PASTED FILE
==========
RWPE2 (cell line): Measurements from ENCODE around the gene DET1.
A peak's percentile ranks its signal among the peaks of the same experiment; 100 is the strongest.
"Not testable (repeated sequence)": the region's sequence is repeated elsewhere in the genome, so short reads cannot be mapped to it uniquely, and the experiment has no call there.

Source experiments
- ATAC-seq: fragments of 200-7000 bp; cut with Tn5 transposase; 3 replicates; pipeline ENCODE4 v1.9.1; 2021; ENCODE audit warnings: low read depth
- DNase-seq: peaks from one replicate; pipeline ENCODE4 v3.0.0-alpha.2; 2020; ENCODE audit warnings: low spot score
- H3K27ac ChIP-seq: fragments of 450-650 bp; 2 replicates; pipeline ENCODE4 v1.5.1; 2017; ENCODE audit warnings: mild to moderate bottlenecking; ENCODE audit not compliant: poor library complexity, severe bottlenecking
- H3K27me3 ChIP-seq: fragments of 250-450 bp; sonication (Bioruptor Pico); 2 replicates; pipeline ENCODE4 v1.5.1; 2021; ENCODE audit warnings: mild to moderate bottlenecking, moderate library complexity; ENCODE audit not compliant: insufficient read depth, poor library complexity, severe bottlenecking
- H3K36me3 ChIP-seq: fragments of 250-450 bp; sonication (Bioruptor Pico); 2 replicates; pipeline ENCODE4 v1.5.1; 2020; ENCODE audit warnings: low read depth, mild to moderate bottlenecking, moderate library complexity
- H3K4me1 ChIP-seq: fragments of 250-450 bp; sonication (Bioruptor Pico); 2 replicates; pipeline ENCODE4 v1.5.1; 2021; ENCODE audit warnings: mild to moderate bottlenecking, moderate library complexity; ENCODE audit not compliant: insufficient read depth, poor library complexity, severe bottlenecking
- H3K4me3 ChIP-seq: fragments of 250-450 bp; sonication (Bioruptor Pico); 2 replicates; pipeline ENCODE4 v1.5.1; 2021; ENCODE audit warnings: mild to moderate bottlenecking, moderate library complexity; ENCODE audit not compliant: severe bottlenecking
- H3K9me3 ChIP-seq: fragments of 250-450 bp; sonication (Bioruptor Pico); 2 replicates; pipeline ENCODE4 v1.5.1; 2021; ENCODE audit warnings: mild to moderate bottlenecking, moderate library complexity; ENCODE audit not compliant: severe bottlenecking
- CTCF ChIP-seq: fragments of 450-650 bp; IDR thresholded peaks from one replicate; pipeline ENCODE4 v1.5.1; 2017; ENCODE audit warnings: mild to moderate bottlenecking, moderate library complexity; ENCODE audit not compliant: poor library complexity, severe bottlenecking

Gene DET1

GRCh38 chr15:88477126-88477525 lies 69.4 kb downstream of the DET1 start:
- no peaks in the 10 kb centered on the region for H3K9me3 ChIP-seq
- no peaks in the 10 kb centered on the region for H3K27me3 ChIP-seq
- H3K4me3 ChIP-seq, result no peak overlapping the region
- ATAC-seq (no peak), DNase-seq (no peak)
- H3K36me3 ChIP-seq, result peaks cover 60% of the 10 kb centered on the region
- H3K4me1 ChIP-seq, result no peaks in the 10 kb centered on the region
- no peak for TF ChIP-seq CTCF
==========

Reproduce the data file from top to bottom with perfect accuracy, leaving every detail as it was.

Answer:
RWPE2 (cell line): Measurements from ENCODE around the gene DET1.
A peak's percentile ranks its signal among the peaks of the same experiment; 100 is the strongest.
"Not testable (repeated sequence)": the region's sequence is repeated elsewhere in the genome, so short reads cannot be mapped to it uniquely, and the experiment has no call there.

Source experiments
- ATAC-seq: fragments of 200-7000 bp; cut with Tn5 transposase; 3 replicates; pipeline ENCODE4 v1.9.1; 2021; ENCODE audit warnings: low read depth
- DNase-seq: peaks from one replicate; pipeline ENCODE4 v3.0.0-alpha.2; 2020; ENCODE audit warnings: low spot score
- H3K27ac ChIP-seq: fragments of 450-650 bp; 2 replicates; pipeline ENCODE4 v1.5.1; 2017; ENCODE audit warnings: mild to moderate bottlenecking; ENCODE audit not compliant: poor library complexity, severe bottlenecking
- H3K27me3 ChIP-seq: fragments of 250-450 bp; sonication (Bioruptor Pico); 2 replicates; pipeline ENCODE4 v1.5.1; 2021; ENCODE audit warnings: mild to moderate bottlenecking, moderate library complexity; ENCODE audit not compliant: insufficient read depth, poor library complexity, severe bottlenecking
- H3K36me3 ChIP-seq: fragments of 250-450 bp; sonication (Bioruptor Pico); 2 replicates; pipeline ENCODE4 v1.5.1; 2020; ENCODE audit warnings: low read depth, mild to moderate bottlenecking, moderate library complexity
- H3K4me1 ChIP-seq: fragments of 250-450 bp; sonication (Bioruptor Pico); 2 replicates; pipeline ENCODE4 v1.5.1; 2021; ENCODE audit warnings: mild to moderate bottlenecking, moderate library complexity; ENCODE audit not compliant: insufficient read depth, poor library complexity, severe bottlenecking
- H3K4me3 ChIP-seq: fragments of 250-450 bp; sonication (Bioruptor Pico); 2 replicates; pipeline ENCODE4 v1.5.1; 2021; ENCODE audit warnings: mild to moderate bottlenecking, moderate library complexity; ENCODE audit not compliant: severe bottlenecking
- H3K9me3 ChIP-seq: fragments of 250-450 bp; sonication (Bioruptor Pico); 2 replicates; pipeline ENCODE4 v1.5.1; 2021; ENCODE audit warnings: mild to moderate bottlenecking, moderate library complexity; ENCODE audit not compliant: severe bottlenecking
- CTCF ChIP-seq: fragments of 450-650 bp; IDR thresholded peaks from one replicate; pipeline ENCODE4 v1.5.1; 2017; ENCODE audit warnings: mild to moderate bottlenecking, moderate library complexity; ENCODE audit not compliant: poor library complexity, severe bottlenecking

Gene DET1

GRCh38 chr15:88477126-88477525 lies 69.4 kb downstream of the DET1 start:
- no peaks in the 10 kb centered on the region for H3K9me3 ChIP-seq
- no peaks in the 10 kb centered on the region for H3K27me3 ChIP-seq
- H3K4me3 ChIP-seq, result no peak overlapping the region
- ATAC-seq (no peak), DNase-seq (no peak)
- H3K36me3 ChIP-seq, result peaks cover 60% of the 10 kb centered on the region
- H3K4me1 ChIP-seq, result no peaks in the 10 kb centered on the region
- no peak for TF ChIP-seq CTCF